Colleen Moore's Fairy Castle

Colleen Moore's Fairy Castle
In the late 1920s silent screen actress Colleen Moore had an idea. She wanted to create a magnificent fantasy castle in miniature that would tour the United States to raise money for children’s charities.

Seven years and $500,000 later, Colleen Moore’s Fairy Castle was complete.

She enlisted the help of hundreds of talented artisans to craft each delicate miniature. She also collected miniature treasures from around the world, including statues that are more than 2000 years old.

The miniature books are all real, including the world’s smallest Bible which was made in the 1840s. The Castle is adorned with tapestries with stitches so tiny, they are the smallest ever created. They are barely visible to the naked eye, even with a magnifying glass!

Chandeliers and furniture are encrusted with real diamonds, emeralds and other precious stones. Walt Disney himself even painted some of the artwork in the Castle. Many of the crystal pieces in the dining room are over a century old.

The "treasures of Fairyland" are displayed in The Great Hall, behind tiny red velvet ropes. Visitors will see Cinderella's glass slippers, tiny chairs for The Three Bears, and the golden eggs Jack stole from the Giant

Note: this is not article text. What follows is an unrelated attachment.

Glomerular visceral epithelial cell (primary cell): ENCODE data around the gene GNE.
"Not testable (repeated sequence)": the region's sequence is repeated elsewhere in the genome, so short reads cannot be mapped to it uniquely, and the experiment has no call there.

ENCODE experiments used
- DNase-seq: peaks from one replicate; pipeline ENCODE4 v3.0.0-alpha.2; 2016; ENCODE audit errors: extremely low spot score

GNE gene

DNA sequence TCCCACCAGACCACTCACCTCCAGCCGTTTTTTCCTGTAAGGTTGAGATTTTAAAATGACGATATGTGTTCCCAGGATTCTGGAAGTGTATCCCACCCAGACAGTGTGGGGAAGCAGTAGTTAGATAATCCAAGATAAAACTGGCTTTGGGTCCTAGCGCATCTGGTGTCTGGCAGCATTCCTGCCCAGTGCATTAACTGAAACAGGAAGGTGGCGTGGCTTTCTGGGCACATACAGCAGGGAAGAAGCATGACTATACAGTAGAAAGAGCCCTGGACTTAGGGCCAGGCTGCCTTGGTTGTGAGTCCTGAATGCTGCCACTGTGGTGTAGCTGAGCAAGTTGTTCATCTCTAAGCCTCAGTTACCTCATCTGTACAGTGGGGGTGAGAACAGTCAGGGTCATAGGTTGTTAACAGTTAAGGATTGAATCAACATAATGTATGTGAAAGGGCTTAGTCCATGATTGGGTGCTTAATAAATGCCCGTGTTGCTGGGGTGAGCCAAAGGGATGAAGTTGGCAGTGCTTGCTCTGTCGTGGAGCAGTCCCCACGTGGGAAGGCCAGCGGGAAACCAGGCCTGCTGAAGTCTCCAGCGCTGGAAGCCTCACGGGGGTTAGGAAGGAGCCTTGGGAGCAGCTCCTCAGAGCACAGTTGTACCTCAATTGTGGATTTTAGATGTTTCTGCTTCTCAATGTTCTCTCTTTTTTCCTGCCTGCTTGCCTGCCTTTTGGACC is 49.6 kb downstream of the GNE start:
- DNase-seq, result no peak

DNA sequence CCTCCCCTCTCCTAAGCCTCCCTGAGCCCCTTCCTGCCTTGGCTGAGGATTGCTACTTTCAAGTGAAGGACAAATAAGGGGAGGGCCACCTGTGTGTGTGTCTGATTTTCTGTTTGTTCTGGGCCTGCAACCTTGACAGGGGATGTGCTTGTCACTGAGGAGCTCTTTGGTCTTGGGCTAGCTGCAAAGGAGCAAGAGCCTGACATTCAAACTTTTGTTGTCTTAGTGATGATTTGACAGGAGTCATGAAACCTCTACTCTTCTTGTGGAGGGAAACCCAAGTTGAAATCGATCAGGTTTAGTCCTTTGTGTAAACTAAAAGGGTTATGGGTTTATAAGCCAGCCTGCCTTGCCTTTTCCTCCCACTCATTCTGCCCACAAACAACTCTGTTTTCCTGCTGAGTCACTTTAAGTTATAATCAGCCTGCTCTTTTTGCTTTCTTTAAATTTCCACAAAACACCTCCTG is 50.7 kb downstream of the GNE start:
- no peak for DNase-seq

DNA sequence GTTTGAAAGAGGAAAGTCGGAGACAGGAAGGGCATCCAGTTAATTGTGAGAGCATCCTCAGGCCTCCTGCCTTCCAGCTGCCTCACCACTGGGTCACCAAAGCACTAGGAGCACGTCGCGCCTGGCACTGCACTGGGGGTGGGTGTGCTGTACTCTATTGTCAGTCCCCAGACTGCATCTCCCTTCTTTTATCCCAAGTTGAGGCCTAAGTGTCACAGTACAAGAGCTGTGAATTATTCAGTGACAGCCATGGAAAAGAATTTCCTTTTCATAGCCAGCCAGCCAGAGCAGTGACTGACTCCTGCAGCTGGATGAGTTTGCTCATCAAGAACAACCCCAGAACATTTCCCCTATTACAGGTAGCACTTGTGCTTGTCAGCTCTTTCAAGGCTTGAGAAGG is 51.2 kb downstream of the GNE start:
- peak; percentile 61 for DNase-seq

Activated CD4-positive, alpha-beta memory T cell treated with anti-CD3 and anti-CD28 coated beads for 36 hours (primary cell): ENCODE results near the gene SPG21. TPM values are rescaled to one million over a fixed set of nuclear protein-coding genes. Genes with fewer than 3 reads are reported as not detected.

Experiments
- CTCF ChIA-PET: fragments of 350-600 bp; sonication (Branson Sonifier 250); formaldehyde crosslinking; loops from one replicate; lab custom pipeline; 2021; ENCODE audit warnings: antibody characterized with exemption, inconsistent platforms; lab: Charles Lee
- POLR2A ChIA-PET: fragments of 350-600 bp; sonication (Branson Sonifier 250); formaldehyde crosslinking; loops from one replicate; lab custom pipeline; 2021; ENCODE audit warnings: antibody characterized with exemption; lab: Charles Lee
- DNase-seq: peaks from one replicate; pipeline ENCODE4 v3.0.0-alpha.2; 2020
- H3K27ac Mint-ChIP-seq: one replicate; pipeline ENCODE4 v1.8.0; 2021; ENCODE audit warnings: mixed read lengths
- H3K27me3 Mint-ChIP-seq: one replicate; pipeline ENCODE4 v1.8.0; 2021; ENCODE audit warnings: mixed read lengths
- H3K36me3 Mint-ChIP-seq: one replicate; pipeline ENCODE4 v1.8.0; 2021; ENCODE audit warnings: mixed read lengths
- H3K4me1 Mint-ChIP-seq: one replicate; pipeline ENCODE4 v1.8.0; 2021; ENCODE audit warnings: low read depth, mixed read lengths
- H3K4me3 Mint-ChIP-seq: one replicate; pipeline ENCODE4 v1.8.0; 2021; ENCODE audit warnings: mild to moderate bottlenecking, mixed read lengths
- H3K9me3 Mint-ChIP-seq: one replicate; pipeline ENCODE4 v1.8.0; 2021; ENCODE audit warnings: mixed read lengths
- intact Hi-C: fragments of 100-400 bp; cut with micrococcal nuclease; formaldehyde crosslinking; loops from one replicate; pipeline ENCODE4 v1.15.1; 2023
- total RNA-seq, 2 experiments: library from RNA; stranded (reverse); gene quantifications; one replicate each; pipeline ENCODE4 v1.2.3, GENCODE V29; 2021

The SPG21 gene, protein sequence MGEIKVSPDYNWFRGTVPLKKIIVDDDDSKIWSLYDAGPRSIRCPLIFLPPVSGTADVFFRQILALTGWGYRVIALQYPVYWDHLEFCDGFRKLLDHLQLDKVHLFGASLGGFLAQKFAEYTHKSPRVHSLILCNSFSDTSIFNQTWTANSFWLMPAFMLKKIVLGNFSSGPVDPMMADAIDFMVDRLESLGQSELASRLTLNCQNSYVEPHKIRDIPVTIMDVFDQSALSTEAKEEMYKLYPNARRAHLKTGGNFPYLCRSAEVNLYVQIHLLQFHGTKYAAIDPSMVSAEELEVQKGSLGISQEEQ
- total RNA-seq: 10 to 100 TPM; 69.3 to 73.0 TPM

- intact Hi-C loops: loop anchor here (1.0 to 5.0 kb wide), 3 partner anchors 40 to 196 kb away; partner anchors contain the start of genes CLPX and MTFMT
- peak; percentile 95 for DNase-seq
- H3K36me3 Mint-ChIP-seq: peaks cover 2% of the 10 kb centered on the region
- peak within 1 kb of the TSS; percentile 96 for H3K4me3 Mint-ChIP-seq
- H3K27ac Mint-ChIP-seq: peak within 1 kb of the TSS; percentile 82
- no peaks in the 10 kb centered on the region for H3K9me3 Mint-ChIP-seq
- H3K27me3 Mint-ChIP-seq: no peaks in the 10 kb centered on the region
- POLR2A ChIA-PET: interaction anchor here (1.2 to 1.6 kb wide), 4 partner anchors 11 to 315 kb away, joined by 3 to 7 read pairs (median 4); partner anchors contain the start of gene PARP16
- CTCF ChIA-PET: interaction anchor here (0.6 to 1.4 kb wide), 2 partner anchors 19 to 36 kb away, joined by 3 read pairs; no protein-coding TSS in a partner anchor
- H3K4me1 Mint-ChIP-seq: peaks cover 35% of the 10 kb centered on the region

After its completion the Castle went on a whirlwind tour, with stops across the United States. Many prominent department stores hosted the Castle, but it also appeared in churches, museums, civic centers and even an automobile dealership!

For ease of transport, the entire Castle breaks down into smaller sections that can be packed up and reassembled at the next venue.

A small admission charge for each guest helped Colleen Moore raise over $600,000 for children’s charities throughout the 1930s and 1940s, when they most desperately needed the funds.

In 1949 the Museum of Science and Industry in Chicago approached Colleen Moore about giving the Castle a permanent home. She jumped at the chance, and her Fairy Castle has been on display there ever since.

It is kept in its own sealed chamber with temperature and humidity controls to help preserve it for future generations to enjoy!

You Should Also Read:
American Girl Dolls
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Turn of the Century and Flapper Brides

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